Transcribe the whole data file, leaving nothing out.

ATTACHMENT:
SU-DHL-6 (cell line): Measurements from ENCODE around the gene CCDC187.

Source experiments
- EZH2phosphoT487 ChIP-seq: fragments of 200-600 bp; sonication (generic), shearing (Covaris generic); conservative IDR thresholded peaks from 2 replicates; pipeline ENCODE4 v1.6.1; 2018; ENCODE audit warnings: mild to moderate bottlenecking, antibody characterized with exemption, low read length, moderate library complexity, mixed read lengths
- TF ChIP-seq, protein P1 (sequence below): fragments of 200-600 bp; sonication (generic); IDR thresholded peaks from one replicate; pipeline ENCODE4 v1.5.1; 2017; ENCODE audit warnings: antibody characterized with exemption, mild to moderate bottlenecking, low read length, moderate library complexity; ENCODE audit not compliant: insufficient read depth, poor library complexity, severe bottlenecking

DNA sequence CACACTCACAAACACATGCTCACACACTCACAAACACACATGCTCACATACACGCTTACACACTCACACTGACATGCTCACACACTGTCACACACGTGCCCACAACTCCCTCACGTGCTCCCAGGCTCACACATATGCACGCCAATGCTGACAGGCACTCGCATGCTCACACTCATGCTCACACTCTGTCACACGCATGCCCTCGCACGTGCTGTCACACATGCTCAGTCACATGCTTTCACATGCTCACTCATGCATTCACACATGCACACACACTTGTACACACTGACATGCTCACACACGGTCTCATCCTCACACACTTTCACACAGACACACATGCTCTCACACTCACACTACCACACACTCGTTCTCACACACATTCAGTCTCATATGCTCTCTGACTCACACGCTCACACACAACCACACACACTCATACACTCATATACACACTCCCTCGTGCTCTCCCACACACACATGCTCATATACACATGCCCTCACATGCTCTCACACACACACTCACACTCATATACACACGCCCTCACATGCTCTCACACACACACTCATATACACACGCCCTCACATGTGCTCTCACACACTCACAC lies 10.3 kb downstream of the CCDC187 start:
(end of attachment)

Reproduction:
SU-DHL-6 (cell line): Measurements from ENCODE around the gene CCDC187.

Source experiments
- EZH2phosphoT487 ChIP-seq: fragments of 200-600 bp; sonication (generic), shearing (Covaris generic); conservative IDR thresholded peaks from 2 replicates; pipeline ENCODE4 v1.6.1; 2018; ENCODE audit warnings: mild to moderate bottlenecking, antibody characterized with exemption, low read length, moderate library complexity, mixed read lengths
- TF ChIP-seq, protein P1 (sequence below): fragments of 200-600 bp; sonication (generic); IDR thresholded peaks from one replicate; pipeline ENCODE4 v1.5.1; 2017; ENCODE audit warnings: antibody characterized with exemption, mild to moderate bottlenecking, low read length, moderate library complexity; ENCODE audit not compliant: insufficient read depth, poor library complexity, severe bottlenecking

DNA sequence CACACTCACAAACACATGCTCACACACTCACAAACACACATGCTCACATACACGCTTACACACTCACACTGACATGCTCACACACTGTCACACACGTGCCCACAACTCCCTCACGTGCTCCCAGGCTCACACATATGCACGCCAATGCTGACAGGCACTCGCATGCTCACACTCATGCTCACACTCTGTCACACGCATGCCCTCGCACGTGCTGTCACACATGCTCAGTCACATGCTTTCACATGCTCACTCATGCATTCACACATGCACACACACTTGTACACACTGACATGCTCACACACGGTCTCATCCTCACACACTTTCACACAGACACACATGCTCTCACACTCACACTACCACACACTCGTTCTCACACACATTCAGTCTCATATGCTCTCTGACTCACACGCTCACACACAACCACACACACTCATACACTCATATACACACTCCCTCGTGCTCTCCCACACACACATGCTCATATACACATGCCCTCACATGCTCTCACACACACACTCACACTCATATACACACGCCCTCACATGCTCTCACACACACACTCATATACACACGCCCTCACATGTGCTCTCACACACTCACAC lies 10.3 kb downstream of the CCDC187 start: